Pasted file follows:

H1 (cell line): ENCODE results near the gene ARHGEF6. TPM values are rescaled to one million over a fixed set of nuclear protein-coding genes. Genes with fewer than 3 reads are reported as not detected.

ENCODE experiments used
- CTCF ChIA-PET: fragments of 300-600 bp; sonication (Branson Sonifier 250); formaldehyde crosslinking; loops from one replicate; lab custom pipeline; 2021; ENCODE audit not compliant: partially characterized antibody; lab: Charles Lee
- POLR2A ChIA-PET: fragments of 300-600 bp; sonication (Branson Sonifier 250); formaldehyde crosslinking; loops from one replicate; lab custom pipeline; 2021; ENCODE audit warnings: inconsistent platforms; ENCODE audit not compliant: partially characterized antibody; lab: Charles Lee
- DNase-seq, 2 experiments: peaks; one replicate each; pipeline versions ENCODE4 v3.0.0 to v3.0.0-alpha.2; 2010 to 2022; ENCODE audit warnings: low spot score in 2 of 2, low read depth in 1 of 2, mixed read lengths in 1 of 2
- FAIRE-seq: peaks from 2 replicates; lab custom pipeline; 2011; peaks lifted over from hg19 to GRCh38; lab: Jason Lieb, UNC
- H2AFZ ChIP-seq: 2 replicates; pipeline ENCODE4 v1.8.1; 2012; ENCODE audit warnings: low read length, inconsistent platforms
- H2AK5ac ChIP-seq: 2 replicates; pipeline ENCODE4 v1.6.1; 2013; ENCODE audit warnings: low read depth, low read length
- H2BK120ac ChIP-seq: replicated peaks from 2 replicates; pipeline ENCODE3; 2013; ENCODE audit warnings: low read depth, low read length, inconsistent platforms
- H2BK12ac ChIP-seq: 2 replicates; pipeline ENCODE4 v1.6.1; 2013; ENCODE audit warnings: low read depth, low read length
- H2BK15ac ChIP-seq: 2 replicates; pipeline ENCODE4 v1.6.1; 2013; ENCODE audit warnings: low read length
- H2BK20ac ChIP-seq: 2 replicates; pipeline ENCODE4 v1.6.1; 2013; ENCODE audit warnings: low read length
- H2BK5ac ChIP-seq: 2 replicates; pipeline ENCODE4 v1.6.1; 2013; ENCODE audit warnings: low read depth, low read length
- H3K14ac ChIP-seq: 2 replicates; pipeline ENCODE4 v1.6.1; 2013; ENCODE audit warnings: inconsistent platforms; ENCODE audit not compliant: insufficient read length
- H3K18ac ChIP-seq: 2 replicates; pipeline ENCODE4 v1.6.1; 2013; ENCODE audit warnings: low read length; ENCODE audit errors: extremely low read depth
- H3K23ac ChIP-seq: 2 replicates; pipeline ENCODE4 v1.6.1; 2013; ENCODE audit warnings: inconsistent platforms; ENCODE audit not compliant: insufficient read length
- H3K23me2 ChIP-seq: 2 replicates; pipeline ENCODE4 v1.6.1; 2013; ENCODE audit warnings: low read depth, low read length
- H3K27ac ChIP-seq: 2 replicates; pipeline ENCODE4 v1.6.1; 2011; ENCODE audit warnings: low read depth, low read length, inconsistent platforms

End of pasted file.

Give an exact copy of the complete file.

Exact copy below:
H1 (cell line): ENCODE results near the gene ARHGEF6. TPM values are rescaled to one million over a fixed set of nuclear protein-coding genes. Genes with fewer than 3 reads are reported as not detected.

ENCODE experiments used
- CTCF ChIA-PET: fragments of 300-600 bp; sonication (Branson Sonifier 250); formaldehyde crosslinking; loops from one replicate; lab custom pipeline; 2021; ENCODE audit not compliant: partially characterized antibody; lab: Charles Lee
- POLR2A ChIA-PET: fragments of 300-600 bp; sonication (Branson Sonifier 250); formaldehyde crosslinking; loops from one replicate; lab custom pipeline; 2021; ENCODE audit warnings: inconsistent platforms; ENCODE audit not compliant: partially characterized antibody; lab: Charles Lee
- DNase-seq, 2 experiments: peaks; one replicate each; pipeline versions ENCODE4 v3.0.0 to v3.0.0-alpha.2; 2010 to 2022; ENCODE audit warnings: low spot score in 2 of 2, low read depth in 1 of 2, mixed read lengths in 1 of 2
- FAIRE-seq: peaks from 2 replicates; lab custom pipeline; 2011; peaks lifted over from hg19 to GRCh38; lab: Jason Lieb, UNC
- H2AFZ ChIP-seq: 2 replicates; pipeline ENCODE4 v1.8.1; 2012; ENCODE audit warnings: low read length, inconsistent platforms
- H2AK5ac ChIP-seq: 2 replicates; pipeline ENCODE4 v1.6.1; 2013; ENCODE audit warnings: low read depth, low read length
- H2BK120ac ChIP-seq: replicated peaks from 2 replicates; pipeline ENCODE3; 2013; ENCODE audit warnings: low read depth, low read length, inconsistent platforms
- H2BK12ac ChIP-seq: 2 replicates; pipeline ENCODE4 v1.6.1; 2013; ENCODE audit warnings: low read depth, low read length
- H2BK15ac ChIP-seq: 2 replicates; pipeline ENCODE4 v1.6.1; 2013; ENCODE audit warnings: low read length
- H2BK20ac ChIP-seq: 2 replicates; pipeline ENCODE4 v1.6.1; 2013; ENCODE audit warnings: low read length
- H2BK5ac ChIP-seq: 2 replicates; pipeline ENCODE4 v1.6.1; 2013; ENCODE audit warnings: low read depth, low read length
- H3K14ac ChIP-seq: 2 replicates; pipeline ENCODE4 v1.6.1; 2013; ENCODE audit warnings: inconsistent platforms; ENCODE audit not compliant: insufficient read length
- H3K18ac ChIP-seq: 2 replicates; pipeline ENCODE4 v1.6.1; 2013; ENCODE audit warnings: low read length; ENCODE audit errors: extremely low read depth
- H3K23ac ChIP-seq: 2 replicates; pipeline ENCODE4 v1.6.1; 2013; ENCODE audit warnings: inconsistent platforms; ENCODE audit not compliant: insufficient read length
- H3K23me2 ChIP-seq: 2 replicates; pipeline ENCODE4 v1.6.1; 2013; ENCODE audit warnings: low read depth, low read length
- H3K27ac ChIP-seq: 2 replicates; pipeline ENCODE4 v1.6.1; 2011; ENCODE audit warnings: low read depth, low read length, inconsistent platforms